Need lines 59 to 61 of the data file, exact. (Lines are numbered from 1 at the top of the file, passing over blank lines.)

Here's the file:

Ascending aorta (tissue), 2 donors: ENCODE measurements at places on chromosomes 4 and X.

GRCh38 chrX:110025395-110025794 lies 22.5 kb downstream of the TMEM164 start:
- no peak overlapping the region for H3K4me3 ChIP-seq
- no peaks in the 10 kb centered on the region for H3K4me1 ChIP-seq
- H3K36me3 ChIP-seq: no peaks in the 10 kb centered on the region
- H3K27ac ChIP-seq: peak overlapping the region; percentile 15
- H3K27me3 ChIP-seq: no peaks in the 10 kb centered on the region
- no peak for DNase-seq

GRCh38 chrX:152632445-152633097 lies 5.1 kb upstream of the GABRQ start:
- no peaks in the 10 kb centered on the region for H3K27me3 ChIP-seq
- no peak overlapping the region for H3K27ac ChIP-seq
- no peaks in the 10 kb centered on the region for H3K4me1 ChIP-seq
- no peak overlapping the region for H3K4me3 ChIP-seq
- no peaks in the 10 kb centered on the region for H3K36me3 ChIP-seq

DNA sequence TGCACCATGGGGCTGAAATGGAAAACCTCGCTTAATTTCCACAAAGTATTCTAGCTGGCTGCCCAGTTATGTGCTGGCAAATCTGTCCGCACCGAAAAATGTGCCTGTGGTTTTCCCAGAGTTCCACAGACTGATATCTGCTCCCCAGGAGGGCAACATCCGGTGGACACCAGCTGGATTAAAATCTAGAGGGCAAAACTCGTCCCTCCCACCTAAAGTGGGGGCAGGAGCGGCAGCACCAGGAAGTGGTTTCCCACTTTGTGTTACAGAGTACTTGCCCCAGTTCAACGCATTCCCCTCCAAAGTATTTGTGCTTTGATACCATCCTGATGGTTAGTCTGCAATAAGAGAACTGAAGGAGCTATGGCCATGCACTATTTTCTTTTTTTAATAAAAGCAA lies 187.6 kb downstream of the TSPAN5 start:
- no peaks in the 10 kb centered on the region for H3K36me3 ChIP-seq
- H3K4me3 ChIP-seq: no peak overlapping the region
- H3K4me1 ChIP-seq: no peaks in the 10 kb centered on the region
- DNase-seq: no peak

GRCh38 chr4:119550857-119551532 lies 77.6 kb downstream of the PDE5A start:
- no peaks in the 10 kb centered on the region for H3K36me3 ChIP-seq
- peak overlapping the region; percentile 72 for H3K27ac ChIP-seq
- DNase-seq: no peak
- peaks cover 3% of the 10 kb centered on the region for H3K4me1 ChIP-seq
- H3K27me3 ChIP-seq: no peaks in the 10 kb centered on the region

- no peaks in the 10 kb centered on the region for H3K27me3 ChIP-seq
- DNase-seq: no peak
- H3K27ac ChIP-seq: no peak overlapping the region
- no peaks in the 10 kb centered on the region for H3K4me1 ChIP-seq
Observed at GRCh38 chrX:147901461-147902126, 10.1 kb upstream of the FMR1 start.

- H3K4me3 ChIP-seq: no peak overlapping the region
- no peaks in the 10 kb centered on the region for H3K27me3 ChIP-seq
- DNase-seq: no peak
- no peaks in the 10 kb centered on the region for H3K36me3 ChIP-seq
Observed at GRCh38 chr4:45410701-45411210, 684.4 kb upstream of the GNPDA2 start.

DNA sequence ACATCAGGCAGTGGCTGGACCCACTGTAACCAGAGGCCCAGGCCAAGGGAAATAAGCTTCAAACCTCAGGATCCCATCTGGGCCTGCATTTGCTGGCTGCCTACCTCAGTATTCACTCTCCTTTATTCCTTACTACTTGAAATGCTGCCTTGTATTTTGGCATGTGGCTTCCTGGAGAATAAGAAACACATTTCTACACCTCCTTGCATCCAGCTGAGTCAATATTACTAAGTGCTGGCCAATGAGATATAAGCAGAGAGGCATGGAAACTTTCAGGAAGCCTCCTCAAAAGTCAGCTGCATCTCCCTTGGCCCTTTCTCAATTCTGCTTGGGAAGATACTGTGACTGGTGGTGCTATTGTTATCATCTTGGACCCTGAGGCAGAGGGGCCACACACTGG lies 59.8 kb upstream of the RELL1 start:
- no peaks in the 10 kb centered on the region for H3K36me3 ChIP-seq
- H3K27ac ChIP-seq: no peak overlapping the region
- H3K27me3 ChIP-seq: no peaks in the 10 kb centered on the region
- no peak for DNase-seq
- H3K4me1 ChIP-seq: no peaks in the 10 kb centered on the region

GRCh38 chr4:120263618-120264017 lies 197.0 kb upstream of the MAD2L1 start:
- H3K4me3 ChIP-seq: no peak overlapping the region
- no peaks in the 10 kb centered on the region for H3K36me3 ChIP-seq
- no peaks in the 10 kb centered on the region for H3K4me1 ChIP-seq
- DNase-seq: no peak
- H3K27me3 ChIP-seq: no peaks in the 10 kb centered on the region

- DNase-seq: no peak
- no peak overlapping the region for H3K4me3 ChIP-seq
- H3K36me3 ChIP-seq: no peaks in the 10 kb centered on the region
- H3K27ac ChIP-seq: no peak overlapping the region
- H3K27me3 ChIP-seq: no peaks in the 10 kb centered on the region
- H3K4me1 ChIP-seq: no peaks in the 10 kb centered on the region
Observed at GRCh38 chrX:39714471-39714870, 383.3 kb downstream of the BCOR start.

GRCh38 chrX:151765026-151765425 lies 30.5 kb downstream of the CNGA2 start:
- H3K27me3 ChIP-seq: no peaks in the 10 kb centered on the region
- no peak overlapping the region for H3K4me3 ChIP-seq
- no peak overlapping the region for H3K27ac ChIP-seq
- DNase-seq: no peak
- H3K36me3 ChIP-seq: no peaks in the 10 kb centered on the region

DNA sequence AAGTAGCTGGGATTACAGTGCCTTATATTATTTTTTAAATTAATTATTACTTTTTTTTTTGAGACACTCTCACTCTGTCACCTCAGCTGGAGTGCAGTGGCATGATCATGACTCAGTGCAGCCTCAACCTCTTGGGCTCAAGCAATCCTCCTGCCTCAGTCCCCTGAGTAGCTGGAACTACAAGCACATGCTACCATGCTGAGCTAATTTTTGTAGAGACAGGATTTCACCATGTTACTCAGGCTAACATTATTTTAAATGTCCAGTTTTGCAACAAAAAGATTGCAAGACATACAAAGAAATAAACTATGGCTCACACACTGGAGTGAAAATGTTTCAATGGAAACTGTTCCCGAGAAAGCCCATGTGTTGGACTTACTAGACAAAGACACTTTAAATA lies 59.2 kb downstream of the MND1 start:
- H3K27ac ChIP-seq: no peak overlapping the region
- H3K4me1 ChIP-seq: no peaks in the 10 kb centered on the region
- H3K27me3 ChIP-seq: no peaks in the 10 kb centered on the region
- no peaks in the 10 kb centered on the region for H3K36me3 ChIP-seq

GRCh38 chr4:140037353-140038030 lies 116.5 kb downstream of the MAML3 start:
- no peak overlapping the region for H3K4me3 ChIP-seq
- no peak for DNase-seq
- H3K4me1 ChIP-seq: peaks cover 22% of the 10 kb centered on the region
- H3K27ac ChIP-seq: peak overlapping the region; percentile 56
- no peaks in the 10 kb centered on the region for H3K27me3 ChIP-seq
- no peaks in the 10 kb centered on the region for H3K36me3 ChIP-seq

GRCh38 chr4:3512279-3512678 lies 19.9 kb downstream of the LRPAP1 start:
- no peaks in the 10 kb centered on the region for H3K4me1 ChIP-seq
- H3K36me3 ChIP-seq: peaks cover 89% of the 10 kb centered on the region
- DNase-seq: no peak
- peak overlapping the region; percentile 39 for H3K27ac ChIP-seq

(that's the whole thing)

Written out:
- DNase-seq: no peak
- H3K36me3 ChIP-seq: no peaks in the 10 kb centered on the region

DNA sequence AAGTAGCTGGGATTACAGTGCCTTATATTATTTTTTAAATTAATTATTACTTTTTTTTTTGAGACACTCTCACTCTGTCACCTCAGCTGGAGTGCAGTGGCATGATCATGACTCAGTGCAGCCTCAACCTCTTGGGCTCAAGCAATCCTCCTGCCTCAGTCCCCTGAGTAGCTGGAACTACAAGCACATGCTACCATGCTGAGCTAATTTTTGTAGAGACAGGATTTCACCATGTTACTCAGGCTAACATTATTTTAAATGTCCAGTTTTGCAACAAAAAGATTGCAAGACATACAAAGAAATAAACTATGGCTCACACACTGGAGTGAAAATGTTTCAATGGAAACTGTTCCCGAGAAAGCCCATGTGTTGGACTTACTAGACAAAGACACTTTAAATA lies 59.2 kb downstream of the MND1 start: